What are some stories about black magic
Escape to Black Magic
"In our village the evangelical preacher died suddenly. A few weeks ago he was fine and suddenly he fell inexplicably ill. A woman who knew herbalism lived on the outskirts of the village, she treated the man. Perhaps she is a witch. Has she put a curse on the family? "
Witchcraft is widespread in Papua New Guinea. Again and again people are suspected of being to blame for the misfortunes of others. Uwe Hummel is a German instructor at a Christian seminary. He lives in the highlands of Papua New Guinea and has known the country for over 20 years:
"So magic and belief in spirits always play a role here. Here they say: Saguma Napossim. Just when a young person dies, they immediately say: That was Saguma. That was witchcraft. An enemy - a competitor - bewitched this person that they died an early death. "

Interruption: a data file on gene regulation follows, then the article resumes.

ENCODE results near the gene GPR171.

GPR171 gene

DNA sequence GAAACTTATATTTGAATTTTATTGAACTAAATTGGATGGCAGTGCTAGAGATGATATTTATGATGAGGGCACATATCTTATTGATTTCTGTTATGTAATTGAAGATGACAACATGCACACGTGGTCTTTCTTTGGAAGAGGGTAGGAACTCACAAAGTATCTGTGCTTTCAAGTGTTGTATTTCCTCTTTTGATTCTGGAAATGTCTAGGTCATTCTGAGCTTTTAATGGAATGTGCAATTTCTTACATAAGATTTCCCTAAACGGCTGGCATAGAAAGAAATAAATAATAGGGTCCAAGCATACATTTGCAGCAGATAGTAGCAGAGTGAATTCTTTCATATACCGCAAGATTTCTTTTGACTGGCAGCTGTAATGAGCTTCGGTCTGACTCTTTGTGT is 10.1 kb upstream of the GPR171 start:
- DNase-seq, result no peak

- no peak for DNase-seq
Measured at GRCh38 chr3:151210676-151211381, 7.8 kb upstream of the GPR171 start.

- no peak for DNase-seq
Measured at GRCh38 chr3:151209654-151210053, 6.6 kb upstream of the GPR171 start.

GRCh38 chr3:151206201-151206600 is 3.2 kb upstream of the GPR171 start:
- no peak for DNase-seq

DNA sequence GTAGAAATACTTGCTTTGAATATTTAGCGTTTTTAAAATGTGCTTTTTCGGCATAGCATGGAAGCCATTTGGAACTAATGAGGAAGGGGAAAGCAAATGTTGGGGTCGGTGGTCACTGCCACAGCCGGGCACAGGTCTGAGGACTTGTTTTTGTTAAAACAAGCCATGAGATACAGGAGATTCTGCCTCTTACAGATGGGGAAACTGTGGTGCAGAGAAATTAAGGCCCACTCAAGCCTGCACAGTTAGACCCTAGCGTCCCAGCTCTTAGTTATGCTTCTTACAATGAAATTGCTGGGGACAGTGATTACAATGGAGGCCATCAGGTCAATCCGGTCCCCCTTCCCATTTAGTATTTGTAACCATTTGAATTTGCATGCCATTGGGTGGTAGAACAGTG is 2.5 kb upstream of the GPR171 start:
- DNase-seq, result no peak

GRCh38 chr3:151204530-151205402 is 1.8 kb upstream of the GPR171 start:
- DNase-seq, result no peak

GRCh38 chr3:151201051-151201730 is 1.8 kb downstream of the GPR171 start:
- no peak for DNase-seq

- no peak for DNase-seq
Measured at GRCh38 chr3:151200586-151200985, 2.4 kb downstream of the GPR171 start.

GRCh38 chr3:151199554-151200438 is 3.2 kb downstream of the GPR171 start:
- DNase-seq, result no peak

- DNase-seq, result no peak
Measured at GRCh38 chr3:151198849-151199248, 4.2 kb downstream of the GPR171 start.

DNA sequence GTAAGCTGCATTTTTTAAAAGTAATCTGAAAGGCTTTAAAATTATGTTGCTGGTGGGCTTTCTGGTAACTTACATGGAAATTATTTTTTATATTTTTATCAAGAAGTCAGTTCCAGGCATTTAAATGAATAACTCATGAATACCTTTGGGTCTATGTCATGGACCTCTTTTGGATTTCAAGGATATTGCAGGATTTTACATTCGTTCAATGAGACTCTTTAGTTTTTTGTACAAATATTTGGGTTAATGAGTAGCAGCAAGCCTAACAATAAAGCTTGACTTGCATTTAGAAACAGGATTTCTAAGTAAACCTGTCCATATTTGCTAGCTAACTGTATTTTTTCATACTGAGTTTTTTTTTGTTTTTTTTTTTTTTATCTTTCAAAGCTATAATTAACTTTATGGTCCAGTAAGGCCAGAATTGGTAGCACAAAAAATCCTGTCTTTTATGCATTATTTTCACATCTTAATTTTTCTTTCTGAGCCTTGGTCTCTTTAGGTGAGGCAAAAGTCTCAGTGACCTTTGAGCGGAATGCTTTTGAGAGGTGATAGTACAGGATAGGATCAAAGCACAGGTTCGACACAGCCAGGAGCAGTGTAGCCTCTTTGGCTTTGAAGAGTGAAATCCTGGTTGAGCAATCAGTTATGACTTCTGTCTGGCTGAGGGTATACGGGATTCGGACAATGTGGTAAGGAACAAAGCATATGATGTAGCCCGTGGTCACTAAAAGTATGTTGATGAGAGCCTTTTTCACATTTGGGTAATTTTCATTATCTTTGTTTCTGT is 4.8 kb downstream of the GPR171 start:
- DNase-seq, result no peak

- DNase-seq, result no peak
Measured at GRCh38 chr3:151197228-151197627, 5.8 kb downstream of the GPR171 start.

The alleged witches who are supposed to conjure up death or illness with black magic or the evil eye are also held responsible for bad harvests, accidents, adultery and theft. If any such misfortune occurs, the clans and families get together to find out who was responsible for the witchcraft. Most of the time it affects single women or widows.
96 percent of the residents of Papua New Guinea are Christians, but belief in spirits also plays a role in Christian communities.
"There are also outbreaks of violence, mass brawls and acts of revenge if one side claims that the other side used witchcraft. Of course there are also hunts for sagumas, the witches. You read it in the newspapers too. Women are killed in the process . It is a very big task of the church to do educational work there and to protect these people. "